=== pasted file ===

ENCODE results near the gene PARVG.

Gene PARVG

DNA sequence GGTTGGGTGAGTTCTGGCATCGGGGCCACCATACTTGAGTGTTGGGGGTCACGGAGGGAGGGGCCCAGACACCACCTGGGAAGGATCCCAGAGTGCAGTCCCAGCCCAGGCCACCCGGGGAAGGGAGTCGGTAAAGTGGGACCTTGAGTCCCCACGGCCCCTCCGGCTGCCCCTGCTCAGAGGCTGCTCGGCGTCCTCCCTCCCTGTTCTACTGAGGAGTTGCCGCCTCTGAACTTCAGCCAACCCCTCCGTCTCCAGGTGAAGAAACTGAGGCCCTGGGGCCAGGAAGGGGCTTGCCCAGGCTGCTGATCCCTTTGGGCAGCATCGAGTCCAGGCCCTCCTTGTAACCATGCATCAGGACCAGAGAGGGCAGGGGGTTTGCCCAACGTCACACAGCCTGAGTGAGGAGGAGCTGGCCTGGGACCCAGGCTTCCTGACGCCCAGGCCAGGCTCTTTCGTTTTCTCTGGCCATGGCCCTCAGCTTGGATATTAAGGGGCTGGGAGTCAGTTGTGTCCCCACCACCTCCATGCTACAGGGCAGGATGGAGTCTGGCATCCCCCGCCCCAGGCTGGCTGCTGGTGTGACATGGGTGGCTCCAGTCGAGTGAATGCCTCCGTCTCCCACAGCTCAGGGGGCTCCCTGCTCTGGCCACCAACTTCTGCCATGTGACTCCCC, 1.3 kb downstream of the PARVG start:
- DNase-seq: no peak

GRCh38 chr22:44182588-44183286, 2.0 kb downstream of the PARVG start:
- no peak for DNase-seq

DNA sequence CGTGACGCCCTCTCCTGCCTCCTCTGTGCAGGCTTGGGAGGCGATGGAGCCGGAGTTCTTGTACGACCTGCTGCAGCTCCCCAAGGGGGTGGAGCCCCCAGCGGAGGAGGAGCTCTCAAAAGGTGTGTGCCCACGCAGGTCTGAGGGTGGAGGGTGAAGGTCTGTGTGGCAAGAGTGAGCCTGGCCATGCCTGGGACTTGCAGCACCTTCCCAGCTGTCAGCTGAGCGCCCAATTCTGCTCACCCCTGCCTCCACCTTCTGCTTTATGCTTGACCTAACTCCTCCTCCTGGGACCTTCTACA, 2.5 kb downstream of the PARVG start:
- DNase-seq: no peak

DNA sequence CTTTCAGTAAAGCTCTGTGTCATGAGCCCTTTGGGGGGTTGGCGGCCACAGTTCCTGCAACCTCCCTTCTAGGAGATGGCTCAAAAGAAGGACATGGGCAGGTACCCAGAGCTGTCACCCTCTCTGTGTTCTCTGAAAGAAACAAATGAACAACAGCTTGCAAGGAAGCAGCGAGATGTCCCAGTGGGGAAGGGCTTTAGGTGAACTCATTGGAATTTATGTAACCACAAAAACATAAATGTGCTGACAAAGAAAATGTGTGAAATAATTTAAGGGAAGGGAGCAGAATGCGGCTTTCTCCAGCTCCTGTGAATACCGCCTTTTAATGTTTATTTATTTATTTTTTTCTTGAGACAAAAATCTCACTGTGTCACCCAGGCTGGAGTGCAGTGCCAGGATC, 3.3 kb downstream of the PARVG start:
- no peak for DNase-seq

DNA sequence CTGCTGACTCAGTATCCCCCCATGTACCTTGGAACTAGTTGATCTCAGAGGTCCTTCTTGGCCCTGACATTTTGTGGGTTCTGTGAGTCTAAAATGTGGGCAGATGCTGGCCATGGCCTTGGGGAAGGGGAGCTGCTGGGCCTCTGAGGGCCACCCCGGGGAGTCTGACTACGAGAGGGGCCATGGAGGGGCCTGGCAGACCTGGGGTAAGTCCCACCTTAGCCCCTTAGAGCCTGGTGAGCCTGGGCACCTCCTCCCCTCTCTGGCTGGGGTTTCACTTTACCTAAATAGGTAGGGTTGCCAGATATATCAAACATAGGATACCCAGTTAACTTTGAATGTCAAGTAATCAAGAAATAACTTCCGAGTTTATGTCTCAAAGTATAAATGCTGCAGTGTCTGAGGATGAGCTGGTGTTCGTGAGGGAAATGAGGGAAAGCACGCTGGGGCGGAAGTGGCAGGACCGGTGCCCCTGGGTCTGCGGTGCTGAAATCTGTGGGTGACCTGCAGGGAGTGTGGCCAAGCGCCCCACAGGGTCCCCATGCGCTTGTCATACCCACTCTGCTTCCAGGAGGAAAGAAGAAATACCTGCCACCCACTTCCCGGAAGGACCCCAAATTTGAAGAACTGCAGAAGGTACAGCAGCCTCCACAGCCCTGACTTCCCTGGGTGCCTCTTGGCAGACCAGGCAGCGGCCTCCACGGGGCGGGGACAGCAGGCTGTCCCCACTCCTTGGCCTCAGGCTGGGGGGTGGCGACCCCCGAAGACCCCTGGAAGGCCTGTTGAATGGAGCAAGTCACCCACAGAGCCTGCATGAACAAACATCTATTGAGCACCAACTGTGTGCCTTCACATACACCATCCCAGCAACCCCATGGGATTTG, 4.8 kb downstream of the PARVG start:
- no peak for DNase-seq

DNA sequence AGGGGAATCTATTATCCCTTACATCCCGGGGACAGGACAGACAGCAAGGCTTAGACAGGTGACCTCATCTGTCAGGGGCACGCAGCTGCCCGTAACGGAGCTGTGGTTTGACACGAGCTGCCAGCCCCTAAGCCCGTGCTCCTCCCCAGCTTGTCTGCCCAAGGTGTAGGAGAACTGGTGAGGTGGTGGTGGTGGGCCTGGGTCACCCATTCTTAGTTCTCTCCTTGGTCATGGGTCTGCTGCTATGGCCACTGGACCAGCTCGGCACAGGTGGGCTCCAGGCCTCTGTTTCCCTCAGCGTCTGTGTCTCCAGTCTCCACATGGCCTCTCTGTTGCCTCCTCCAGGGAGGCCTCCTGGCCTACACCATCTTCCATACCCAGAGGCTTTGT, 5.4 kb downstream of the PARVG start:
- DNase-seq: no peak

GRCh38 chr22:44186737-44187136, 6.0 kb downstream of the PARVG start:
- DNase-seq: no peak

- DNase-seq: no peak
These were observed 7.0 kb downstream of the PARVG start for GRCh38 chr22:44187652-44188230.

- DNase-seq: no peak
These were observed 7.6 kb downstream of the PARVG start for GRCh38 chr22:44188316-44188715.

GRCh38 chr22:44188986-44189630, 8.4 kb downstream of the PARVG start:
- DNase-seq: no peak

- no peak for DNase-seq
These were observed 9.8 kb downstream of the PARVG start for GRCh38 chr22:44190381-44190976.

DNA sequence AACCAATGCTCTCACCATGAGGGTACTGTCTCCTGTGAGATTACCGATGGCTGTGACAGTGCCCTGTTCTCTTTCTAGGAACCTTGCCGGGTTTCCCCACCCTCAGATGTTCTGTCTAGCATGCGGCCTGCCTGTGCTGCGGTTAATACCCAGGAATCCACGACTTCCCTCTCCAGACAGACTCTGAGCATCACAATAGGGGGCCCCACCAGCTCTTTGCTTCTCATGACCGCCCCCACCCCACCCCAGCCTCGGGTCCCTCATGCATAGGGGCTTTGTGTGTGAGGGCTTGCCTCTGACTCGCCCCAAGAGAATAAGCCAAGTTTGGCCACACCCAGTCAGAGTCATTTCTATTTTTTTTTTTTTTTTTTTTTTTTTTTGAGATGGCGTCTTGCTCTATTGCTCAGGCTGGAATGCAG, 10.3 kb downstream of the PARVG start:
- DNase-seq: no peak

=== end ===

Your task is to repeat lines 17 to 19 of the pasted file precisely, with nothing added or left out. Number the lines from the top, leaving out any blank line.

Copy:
- DNase-seq: no peak
These were observed 7.0 kb downstream of the PARVG start for GRCh38 chr22:44187652-44188230.

- DNase-seq: no peak